Intended for healthcare professionals


Klaus Riegel: paediatrician, teacher, and scientist

BMJ 2018; 362 doi: (Published 20 August 2018) Cite this as: BMJ 2018;362:k3509
  1. Chris Mahony
  1. London
  1. chris.mahony{at}

An observation by German paediatrician Klaus Riegel, who died in June, captures a key element of his clinical philosophy while sounding rather arch, coming as it did from a man admired for his amiability. Opposed to supposedly heroic intensive care interventions for neonates and infants, Riegel drew a distinction between “those who turned buttons at machines and those who knew why.” In both his teaching and his clinical work, he made clear his distaste for interventions that brought no obvious benefit to the sick infant.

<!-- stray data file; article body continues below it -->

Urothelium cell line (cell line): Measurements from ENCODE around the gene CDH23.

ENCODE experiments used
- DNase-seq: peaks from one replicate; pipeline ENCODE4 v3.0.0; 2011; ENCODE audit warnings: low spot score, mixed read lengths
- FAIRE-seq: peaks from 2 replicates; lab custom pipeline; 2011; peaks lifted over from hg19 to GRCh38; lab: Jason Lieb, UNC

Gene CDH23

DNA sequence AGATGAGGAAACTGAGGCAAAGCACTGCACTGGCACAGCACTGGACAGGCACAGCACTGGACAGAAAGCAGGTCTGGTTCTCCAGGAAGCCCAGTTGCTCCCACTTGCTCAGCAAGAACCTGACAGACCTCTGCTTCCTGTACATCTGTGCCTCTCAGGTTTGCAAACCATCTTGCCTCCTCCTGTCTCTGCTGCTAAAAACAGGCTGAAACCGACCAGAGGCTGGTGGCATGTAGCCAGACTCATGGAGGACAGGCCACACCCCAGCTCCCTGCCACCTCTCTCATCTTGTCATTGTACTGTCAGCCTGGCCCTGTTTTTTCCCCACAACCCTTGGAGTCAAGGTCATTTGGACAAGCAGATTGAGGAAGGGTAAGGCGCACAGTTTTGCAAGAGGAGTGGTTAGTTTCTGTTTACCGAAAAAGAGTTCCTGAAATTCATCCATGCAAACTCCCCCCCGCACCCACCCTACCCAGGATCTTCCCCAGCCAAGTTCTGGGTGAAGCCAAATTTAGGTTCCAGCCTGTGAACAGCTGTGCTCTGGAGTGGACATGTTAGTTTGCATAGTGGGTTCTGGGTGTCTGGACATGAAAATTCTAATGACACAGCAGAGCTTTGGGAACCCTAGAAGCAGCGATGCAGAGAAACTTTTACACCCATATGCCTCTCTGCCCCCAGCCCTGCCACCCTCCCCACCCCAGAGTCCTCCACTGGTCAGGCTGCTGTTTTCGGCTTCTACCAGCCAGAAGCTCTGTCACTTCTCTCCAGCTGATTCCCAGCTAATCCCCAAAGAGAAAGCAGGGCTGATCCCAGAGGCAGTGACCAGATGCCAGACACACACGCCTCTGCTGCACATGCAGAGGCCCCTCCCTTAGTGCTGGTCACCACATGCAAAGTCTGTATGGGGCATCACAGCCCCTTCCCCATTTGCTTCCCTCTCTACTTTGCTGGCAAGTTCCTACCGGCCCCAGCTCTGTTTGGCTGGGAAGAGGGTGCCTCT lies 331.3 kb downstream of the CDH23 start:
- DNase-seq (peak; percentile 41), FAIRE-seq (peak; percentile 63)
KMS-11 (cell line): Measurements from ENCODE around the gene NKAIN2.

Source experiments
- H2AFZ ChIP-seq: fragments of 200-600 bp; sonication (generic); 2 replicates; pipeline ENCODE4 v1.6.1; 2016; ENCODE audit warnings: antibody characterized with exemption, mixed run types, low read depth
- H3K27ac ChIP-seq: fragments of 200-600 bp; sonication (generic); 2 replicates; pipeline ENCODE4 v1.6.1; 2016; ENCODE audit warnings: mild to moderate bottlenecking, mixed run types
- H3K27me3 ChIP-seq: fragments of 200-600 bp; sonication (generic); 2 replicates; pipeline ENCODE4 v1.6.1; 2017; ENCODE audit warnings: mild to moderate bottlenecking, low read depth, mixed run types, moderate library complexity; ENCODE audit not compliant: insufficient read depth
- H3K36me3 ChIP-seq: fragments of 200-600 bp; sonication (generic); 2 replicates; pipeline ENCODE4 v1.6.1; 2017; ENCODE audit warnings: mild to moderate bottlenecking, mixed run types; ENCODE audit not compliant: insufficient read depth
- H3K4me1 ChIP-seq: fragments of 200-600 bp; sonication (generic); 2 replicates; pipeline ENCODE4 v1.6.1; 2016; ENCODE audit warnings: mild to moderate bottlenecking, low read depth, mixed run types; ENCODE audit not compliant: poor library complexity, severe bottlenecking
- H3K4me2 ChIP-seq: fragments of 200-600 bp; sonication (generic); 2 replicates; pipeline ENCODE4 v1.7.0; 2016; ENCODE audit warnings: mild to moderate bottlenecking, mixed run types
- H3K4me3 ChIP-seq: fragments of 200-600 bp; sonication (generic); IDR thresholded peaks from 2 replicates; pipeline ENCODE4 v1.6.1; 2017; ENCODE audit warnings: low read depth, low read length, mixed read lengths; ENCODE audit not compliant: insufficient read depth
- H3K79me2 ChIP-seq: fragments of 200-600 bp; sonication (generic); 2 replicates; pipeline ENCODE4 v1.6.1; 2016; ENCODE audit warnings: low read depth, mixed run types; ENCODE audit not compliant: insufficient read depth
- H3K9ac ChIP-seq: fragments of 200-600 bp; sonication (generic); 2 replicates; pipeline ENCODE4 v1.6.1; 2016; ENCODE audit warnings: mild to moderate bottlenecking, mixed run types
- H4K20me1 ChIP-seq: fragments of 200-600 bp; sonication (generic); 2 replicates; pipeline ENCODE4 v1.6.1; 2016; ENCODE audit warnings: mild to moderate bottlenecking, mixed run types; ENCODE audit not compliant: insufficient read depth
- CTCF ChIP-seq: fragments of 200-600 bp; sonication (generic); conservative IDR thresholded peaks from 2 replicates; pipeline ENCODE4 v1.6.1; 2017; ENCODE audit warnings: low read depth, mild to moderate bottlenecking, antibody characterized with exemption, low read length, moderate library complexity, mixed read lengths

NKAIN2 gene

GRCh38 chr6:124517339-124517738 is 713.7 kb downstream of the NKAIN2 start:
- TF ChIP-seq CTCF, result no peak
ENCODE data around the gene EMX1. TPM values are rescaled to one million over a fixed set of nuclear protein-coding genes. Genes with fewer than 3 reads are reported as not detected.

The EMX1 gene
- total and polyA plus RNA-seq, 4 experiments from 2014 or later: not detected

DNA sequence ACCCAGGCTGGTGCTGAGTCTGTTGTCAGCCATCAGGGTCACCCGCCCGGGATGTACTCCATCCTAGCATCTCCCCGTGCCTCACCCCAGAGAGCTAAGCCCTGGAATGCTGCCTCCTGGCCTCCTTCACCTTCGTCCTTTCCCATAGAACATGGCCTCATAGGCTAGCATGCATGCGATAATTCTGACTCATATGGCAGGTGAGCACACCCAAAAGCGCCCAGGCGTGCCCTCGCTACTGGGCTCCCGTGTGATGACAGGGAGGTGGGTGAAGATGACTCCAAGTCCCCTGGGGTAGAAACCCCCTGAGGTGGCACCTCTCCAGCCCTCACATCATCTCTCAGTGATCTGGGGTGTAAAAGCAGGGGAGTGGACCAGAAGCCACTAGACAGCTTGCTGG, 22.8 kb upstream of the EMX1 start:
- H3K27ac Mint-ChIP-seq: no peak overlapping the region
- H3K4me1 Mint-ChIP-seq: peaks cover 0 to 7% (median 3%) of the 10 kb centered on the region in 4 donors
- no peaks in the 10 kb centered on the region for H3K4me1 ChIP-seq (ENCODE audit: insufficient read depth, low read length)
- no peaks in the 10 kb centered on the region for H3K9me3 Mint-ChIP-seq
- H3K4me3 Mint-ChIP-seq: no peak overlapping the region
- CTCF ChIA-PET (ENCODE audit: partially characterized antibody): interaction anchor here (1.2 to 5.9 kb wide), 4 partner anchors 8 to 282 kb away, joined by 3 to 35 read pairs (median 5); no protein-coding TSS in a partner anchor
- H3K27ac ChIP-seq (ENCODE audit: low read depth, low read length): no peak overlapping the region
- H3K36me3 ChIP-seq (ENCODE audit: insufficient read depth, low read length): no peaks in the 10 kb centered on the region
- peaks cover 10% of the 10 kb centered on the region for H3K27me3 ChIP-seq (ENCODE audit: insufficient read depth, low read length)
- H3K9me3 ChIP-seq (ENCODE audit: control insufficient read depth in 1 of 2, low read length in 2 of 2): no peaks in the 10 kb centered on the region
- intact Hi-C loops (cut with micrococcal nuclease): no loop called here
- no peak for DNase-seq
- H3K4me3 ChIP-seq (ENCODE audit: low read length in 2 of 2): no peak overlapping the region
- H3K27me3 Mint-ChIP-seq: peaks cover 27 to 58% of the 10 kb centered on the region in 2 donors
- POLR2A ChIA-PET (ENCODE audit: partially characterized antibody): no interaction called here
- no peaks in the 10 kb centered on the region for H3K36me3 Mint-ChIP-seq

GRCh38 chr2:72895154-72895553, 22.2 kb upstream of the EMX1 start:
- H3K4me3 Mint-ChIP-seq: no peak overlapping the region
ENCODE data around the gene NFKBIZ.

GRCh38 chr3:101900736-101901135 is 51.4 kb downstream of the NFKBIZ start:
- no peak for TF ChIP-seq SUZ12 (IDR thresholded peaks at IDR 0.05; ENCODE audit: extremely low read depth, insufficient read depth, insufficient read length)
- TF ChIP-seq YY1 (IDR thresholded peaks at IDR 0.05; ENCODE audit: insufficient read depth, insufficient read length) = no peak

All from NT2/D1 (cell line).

His contemporaries think that Riegel’s key achievement was developing interdisciplinary quality control and surveys of perinatal and neonatal deaths. This work improved international understanding of perinatal and neonatal mortality and transformed the working relationships between obstetricians, paediatricians, and neonatologists in Riegel’s home country.

Cultural change

Riegel had to overcome a culture that indulged the hunt for blame between obstetricians …

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